(2) The need to develop multifaceted sources of local support services;
(3) And navigating rapidly changing approaches to project finance.
My comments were predicated on a premise I have often used in international consulting. Almost without exception, projects are more successful and provide greater return if they oblige the creation of genuine domestic expertise, participation, research, and technological development.
In short, I argued that projects in Mexico should train Mexicans, provide tangible ancillary business expansion, inject ongoing capital into local economies and tax bases, network with in-country universities, research centers, financial institutions, along with a myriad of existing industrial, manufacturing, and start-up enterprises.
This should not be another example of outside carpet bagging, where the only local employment realized is minimum wage while the higher levels of pay come in (and leave with) the outside operators. Or, as one of my Mexican colleagues puts it, a case of “gringo economics.”
And as I have noted previously, extending the shale plays in South Texas surrounding the Eagle Ford basin and the producing horizons above and below it, should be regarded as the first major target.
All told, there are five promising areas for uncoventional production carrying more technically recoverable reserves than all of the remaining conventional oil and gas in the country.
The difficulty here will be to coordinate how outside expertise, technique, equipment, and production ability will supplement rather than simply replace what PEMEX can already provide.
Decisive will be the drive to establish joint ventures with smaller foreign companies to provide for locally based service and supply provisions for the huge number of new wells, many of which will require horizontal/multidirectional drilling and fracking.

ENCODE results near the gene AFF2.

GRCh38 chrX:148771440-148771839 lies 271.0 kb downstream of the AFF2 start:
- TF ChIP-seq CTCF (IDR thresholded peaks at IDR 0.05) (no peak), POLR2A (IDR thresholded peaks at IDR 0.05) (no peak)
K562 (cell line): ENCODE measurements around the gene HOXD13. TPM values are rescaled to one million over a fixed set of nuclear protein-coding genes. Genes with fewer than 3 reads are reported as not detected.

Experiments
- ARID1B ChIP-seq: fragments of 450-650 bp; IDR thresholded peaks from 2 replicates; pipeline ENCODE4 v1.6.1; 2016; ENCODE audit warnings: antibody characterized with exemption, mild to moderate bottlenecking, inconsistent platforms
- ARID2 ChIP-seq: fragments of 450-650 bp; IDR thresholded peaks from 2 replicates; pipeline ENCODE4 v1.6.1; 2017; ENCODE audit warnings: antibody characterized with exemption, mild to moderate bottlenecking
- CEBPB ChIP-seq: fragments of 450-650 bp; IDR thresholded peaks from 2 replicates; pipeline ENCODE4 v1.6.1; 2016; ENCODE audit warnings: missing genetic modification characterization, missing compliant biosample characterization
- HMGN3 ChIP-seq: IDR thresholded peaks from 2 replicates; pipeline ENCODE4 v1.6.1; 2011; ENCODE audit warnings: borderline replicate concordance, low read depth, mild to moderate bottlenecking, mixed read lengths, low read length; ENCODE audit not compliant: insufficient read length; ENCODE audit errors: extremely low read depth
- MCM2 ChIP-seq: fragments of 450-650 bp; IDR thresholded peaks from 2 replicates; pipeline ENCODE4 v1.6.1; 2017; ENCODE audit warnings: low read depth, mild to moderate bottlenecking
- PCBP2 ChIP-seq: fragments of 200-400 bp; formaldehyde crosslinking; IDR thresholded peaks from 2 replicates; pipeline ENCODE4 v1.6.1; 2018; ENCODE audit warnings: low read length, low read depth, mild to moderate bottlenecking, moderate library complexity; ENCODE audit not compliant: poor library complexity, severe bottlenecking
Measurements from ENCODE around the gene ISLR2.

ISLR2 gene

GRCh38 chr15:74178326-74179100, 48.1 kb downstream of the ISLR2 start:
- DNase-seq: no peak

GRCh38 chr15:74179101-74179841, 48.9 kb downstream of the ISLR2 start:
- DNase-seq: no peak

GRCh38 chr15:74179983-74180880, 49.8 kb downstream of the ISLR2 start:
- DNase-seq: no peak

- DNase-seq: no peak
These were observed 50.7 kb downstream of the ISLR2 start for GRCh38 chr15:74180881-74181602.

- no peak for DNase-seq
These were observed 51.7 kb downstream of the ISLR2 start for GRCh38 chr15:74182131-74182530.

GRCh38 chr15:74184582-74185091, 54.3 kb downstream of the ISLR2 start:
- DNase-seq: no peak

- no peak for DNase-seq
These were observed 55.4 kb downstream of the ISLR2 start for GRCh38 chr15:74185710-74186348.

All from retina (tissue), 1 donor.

In this case, allowing a significant component of the oil field services (OFS) segment to be local will maximize the positive impact while lowering the actual cost of projects.
A Major Magnet for International Financing
One of the major keys as I see it will involve how the product will be integrated into major changes taking place in cross-border finance. A major ingredient will be the rapid expansion of liquiefied natural gas (LNG) trade.
The key to how the collateralization of LNG consignments will benefit Mexico lies in the following. According to the latest Energy Information Adminsitration (EIA) figures, the country is sixth in global shale gas reserves (seventh in tight/shale oil).
Yet one does not have to be the actual manufacturer of the LNG moving internationally to benefit from the trade. So long as a country is extracting a substantial and continuous flow of natural gas, contracts can be swapped and paper cut.
In short, providing a significant chunk of the gas coming out of the ground worldwide allows for participation in the finance and shipment of foreign LNG via contract swaps without having to be the producer of the LNG itself.
This means countries like Mexico, where gas production is expected to accelerate, are likely to realize a greater position in the international trade.
We will be talking about this change in the future as it impacts several global regions. But it is already poised to be a magnet drawing additional finance to a reformed Mexican energy sector.
That means we will have additional investment options emerging in short order.